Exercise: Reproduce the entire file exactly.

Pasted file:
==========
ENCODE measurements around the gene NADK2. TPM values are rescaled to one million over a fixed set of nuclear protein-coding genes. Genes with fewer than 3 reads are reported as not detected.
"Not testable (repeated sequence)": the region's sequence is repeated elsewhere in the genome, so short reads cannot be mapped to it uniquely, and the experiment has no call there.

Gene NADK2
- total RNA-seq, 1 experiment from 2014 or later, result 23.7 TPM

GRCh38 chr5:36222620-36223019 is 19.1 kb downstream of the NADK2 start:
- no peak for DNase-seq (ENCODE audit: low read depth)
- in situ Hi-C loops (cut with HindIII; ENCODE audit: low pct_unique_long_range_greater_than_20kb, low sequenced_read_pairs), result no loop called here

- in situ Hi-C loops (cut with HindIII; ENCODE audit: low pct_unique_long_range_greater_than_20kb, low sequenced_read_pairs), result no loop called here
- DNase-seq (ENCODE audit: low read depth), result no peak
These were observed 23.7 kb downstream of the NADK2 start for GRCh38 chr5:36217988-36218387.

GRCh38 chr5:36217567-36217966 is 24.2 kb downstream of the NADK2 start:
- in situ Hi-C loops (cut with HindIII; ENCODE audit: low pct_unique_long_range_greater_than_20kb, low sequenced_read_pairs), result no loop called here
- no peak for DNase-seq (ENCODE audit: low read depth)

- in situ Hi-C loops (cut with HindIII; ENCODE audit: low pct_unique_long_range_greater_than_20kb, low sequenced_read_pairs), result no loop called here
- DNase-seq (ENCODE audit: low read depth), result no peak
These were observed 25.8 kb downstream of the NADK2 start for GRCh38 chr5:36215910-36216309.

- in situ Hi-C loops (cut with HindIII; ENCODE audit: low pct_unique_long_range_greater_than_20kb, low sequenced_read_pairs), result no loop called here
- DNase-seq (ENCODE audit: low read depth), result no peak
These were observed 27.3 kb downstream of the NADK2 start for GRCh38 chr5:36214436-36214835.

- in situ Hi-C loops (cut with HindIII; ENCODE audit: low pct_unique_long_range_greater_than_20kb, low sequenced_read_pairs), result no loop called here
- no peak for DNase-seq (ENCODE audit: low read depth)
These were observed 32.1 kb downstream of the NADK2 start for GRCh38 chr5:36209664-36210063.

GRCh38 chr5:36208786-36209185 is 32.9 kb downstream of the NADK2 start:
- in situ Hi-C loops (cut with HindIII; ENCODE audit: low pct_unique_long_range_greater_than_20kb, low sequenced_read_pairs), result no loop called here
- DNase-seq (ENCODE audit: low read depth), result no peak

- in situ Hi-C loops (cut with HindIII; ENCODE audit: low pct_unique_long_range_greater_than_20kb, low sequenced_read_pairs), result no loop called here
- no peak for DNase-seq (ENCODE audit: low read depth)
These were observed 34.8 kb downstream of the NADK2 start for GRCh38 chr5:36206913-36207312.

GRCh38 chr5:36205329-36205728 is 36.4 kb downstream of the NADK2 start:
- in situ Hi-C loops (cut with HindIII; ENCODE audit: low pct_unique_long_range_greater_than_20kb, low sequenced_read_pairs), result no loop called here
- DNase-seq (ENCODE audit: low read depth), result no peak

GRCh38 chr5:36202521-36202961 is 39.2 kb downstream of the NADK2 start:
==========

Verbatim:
ENCODE measurements around the gene NADK2. TPM values are rescaled to one million over a fixed set of nuclear protein-coding genes. Genes with fewer than 3 reads are reported as not detected.
"Not testable (repeated sequence)": the region's sequence is repeated elsewhere in the genome, so short reads cannot be mapped to it uniquely, and the experiment has no call there.

Gene NADK2
- total RNA-seq, 1 experiment from 2014 or later, result 23.7 TPM

GRCh38 chr5:36222620-36223019 is 19.1 kb downstream of the NADK2 start:
- no peak for DNase-seq (ENCODE audit: low read depth)
- in situ Hi-C loops (cut with HindIII; ENCODE audit: low pct_unique_long_range_greater_than_20kb, low sequenced_read_pairs), result no loop called here

- in situ Hi-C loops (cut with HindIII; ENCODE audit: low pct_unique_long_range_greater_than_20kb, low sequenced_read_pairs), result no loop called here
- DNase-seq (ENCODE audit: low read depth), result no peak
These were observed 23.7 kb downstream of the NADK2 start for GRCh38 chr5:36217988-36218387.

GRCh38 chr5:36217567-36217966 is 24.2 kb downstream of the NADK2 start:
- in situ Hi-C loops (cut with HindIII; ENCODE audit: low pct_unique_long_range_greater_than_20kb, low sequenced_read_pairs), result no loop called here
- no peak for DNase-seq (ENCODE audit: low read depth)

- in situ Hi-C loops (cut with HindIII; ENCODE audit: low pct_unique_long_range_greater_than_20kb, low sequenced_read_pairs), result no loop called here
- DNase-seq (ENCODE audit: low read depth), result no peak
These were observed 25.8 kb downstream of the NADK2 start for GRCh38 chr5:36215910-36216309.

- in situ Hi-C loops (cut with HindIII; ENCODE audit: low pct_unique_long_range_greater_than_20kb, low sequenced_read_pairs), result no loop called here
- DNase-seq (ENCODE audit: low read depth), result no peak
These were observed 27.3 kb downstream of the NADK2 start for GRCh38 chr5:36214436-36214835.

- in situ Hi-C loops (cut with HindIII; ENCODE audit: low pct_unique_long_range_greater_than_20kb, low sequenced_read_pairs), result no loop called here
- no peak for DNase-seq (ENCODE audit: low read depth)
These were observed 32.1 kb downstream of the NADK2 start for GRCh38 chr5:36209664-36210063.

GRCh38 chr5:36208786-36209185 is 32.9 kb downstream of the NADK2 start:
- in situ Hi-C loops (cut with HindIII; ENCODE audit: low pct_unique_long_range_greater_than_20kb, low sequenced_read_pairs), result no loop called here
- DNase-seq (ENCODE audit: low read depth), result no peak

- in situ Hi-C loops (cut with HindIII; ENCODE audit: low pct_unique_long_range_greater_than_20kb, low sequenced_read_pairs), result no loop called here
- no peak for DNase-seq (ENCODE audit: low read depth)
These were observed 34.8 kb downstream of the NADK2 start for GRCh38 chr5:36206913-36207312.

GRCh38 chr5:36205329-36205728 is 36.4 kb downstream of the NADK2 start:
- in situ Hi-C loops (cut with HindIII; ENCODE audit: low pct_unique_long_range_greater_than_20kb, low sequenced_read_pairs), result no loop called here
- DNase-seq (ENCODE audit: low read depth), result no peak

GRCh38 chr5:36202521-36202961 is 39.2 kb downstream of the NADK2 start: